Wall Street took another dive Friday as the Dow Jones Industrial Average sunk by 916 points and saw 18 percent of its value disappear over the course of the week.
The Dow saw all the gains made since President Donald Trump took office erased.
Also in New York City, the suspended presidential campaign of former Mayor Michael Bloomberg told staffers Friday there was a confirmed case of COVID-19 at its Times Square headquarters, a campaign official confirmed to NBC News.
New York Mayor Bill de Blasio said Friday evening the city has 5,151 coronavirus cases and 29 deaths associated with the virus. "We are now the epicenter of this crisis" in the United States, he said.
In California the number of cases, more than 1,000, has doubled in three days. Los Angeles County, the nation's most populous, reported it now has a total of 292 cases.
There are now more than 250,000 confirmed cases of the coronavirus around the world, according to Johns Hopkins University.
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Nevada's governor orders all non-essential business to close
Days after Nevada Gov. Steve Sisolak shut down gambling in the state and asked non-essential businesses to close, he turned that into an order aimed at slowing the spread of the coronavirus.
"Previously, I asked nonessential businesses to close, but this moment now demands more,” Sisolak said in a statement Friday. "Today, I directed ALL nonessential businesses to close. I repeat. If you are NOT an essential business, I am using my power as Governor under an emergency declaration to order you to close."
The governor on Tuesday ordered that all gaming machines, table games and other related equipment to close. He said non-essential businesses should close. He said this week that grocery stores, banks, pharmacies, hardware stores, gas stations and similar services would remain open.
The order lasts until April 16.
More than 75 million Americans under virtual lockdown
Trump approves major disaster declaration for New York
President Donald Trump on Friday approved a major disaster declaration for New York state for the coronavirus pandemic.
The move allows federal assistance to the state, which has the largest number of known positive cases of the coronavirus illness COVID-19 in the nation. New York City Mayor Bill de Blasio said Friday that the city is the epicenter of the crisis in the U.S.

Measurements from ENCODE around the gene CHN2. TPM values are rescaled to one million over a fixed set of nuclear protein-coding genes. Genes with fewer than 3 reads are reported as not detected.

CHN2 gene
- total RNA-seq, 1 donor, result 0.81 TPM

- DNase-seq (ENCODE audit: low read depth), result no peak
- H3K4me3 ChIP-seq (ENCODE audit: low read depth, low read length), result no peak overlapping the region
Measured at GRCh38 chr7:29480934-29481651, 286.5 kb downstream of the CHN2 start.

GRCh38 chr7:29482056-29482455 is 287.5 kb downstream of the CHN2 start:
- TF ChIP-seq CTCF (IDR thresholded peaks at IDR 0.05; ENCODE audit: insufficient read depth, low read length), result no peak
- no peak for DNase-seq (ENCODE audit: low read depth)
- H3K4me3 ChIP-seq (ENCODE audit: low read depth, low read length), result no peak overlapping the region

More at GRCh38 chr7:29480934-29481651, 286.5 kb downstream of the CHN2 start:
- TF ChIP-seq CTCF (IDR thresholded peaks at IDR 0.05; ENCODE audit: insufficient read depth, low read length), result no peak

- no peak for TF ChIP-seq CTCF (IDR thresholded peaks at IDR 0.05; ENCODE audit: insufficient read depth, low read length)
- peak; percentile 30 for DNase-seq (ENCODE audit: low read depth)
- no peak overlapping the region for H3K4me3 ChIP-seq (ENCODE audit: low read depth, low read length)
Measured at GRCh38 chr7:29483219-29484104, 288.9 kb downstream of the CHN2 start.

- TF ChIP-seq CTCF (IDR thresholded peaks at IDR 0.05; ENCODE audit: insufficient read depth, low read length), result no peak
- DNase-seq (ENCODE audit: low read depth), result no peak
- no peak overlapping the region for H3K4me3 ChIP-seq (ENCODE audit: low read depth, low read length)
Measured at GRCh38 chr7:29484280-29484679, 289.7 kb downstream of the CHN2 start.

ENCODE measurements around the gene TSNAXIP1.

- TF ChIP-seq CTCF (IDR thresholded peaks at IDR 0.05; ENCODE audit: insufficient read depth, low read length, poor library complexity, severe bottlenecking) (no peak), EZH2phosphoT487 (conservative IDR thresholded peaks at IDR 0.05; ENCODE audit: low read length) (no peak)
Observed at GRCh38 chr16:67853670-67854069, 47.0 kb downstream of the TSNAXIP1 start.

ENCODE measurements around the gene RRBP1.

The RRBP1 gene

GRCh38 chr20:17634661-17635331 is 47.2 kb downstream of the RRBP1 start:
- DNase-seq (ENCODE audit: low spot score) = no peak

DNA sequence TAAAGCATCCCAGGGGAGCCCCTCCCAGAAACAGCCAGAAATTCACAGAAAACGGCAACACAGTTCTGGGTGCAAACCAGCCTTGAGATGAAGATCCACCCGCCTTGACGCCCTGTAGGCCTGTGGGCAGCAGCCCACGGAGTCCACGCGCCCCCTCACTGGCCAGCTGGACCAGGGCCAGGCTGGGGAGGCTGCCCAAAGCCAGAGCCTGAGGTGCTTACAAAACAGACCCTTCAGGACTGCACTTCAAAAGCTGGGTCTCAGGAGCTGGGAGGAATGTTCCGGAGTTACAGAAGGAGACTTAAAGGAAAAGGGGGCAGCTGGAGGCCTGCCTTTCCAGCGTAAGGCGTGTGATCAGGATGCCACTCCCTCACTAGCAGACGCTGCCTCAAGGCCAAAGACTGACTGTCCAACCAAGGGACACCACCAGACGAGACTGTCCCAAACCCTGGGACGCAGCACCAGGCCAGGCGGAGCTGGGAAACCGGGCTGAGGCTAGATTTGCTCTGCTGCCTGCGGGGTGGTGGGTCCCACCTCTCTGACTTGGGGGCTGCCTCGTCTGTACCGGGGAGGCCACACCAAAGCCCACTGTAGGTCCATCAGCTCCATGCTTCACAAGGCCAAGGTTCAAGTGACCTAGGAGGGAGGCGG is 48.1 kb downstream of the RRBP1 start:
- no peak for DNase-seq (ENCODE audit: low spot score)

Sen. Chuck Schumer tweeted about the declaration and said: “FEMA needs to get to work NOW to open these MANY billions in direct aid for New York and individuals to help save lives and protect public health.”
There have been at least 7,845 positive cases reported in the state and at least 42 deaths linked to COVID-19, according to an NBC News count of reports.
Pandemic taking toll on Trump’s personal businesses
WASHINGTON — The coronavirus pandemic is taking its toll on President Donald Trump’s personal businesses.
Several of his golf clubs, hotels and resorts have scaled back operations or shut down entirely, the Trump Organization says. Among them is Mar-a-Lago, the Palm Beach, Florida, club where Trump spends many weekends during the winter months.
Some are open, but adopting social distancing measures — like prohibiting golfers from sharing a golf cart.
A spokesperson for the Trump Organization says: “Various facilities are temporarily closed given local, state and federal mandates. We anxiously await the day when this pandemic is over and our world-class facilities can reopen.”
No new virus cases for 3rd straight day in Wuhan
BEIJING — The virus outbreak’s epicenter of Wuhan reported no new or suspected cases again for a third consecutive day.
Overall, China on Saturday reported 41 new cases detected over the previous 24 hours, all among people traveling from overseas, and another seven deaths, six in Wuhan. China now has a total of 81,008 cases and 3,255 deaths.